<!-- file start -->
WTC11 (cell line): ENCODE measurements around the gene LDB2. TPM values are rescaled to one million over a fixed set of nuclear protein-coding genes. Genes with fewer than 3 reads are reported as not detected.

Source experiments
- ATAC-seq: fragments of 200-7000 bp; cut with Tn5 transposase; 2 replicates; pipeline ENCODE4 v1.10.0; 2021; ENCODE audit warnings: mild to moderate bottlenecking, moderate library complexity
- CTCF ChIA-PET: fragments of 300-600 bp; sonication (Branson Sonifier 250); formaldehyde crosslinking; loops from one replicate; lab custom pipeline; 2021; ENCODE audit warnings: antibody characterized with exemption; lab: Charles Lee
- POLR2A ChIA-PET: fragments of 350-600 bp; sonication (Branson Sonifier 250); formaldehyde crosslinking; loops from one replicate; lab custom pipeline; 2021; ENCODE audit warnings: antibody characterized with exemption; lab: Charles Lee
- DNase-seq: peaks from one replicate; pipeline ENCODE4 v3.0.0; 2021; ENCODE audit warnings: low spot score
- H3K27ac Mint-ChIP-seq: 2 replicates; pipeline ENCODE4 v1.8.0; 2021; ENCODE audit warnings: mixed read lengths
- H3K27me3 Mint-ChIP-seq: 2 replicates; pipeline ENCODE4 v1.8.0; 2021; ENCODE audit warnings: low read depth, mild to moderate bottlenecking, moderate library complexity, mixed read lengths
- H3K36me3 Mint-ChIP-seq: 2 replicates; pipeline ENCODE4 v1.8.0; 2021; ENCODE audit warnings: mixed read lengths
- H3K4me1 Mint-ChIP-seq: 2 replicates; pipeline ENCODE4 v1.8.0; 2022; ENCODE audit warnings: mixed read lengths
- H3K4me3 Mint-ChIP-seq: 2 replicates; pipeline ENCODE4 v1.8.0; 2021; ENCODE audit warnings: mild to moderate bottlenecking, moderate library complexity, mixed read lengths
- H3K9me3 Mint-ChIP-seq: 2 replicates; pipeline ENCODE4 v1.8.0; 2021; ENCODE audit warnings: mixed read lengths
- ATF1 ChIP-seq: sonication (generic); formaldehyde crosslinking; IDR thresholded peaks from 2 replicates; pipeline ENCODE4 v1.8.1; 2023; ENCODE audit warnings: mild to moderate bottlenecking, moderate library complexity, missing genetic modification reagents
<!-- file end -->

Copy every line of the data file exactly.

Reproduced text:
WTC11 (cell line): ENCODE measurements around the gene LDB2. TPM values are rescaled to one million over a fixed set of nuclear protein-coding genes. Genes with fewer than 3 reads are reported as not detected.

Source experiments
- ATAC-seq: fragments of 200-7000 bp; cut with Tn5 transposase; 2 replicates; pipeline ENCODE4 v1.10.0; 2021; ENCODE audit warnings: mild to moderate bottlenecking, moderate library complexity
- CTCF ChIA-PET: fragments of 300-600 bp; sonication (Branson Sonifier 250); formaldehyde crosslinking; loops from one replicate; lab custom pipeline; 2021; ENCODE audit warnings: antibody characterized with exemption; lab: Charles Lee
- POLR2A ChIA-PET: fragments of 350-600 bp; sonication (Branson Sonifier 250); formaldehyde crosslinking; loops from one replicate; lab custom pipeline; 2021; ENCODE audit warnings: antibody characterized with exemption; lab: Charles Lee
- DNase-seq: peaks from one replicate; pipeline ENCODE4 v3.0.0; 2021; ENCODE audit warnings: low spot score
- H3K27ac Mint-ChIP-seq: 2 replicates; pipeline ENCODE4 v1.8.0; 2021; ENCODE audit warnings: mixed read lengths
- H3K27me3 Mint-ChIP-seq: 2 replicates; pipeline ENCODE4 v1.8.0; 2021; ENCODE audit warnings: low read depth, mild to moderate bottlenecking, moderate library complexity, mixed read lengths
- H3K36me3 Mint-ChIP-seq: 2 replicates; pipeline ENCODE4 v1.8.0; 2021; ENCODE audit warnings: mixed read lengths
- H3K4me1 Mint-ChIP-seq: 2 replicates; pipeline ENCODE4 v1.8.0; 2022; ENCODE audit warnings: mixed read lengths
- H3K4me3 Mint-ChIP-seq: 2 replicates; pipeline ENCODE4 v1.8.0; 2021; ENCODE audit warnings: mild to moderate bottlenecking, moderate library complexity, mixed read lengths
- H3K9me3 Mint-ChIP-seq: 2 replicates; pipeline ENCODE4 v1.8.0; 2021; ENCODE audit warnings: mixed read lengths
- ATF1 ChIP-seq: sonication (generic); formaldehyde crosslinking; IDR thresholded peaks from 2 replicates; pipeline ENCODE4 v1.8.1; 2023; ENCODE audit warnings: mild to moderate bottlenecking, moderate library complexity, missing genetic modification reagents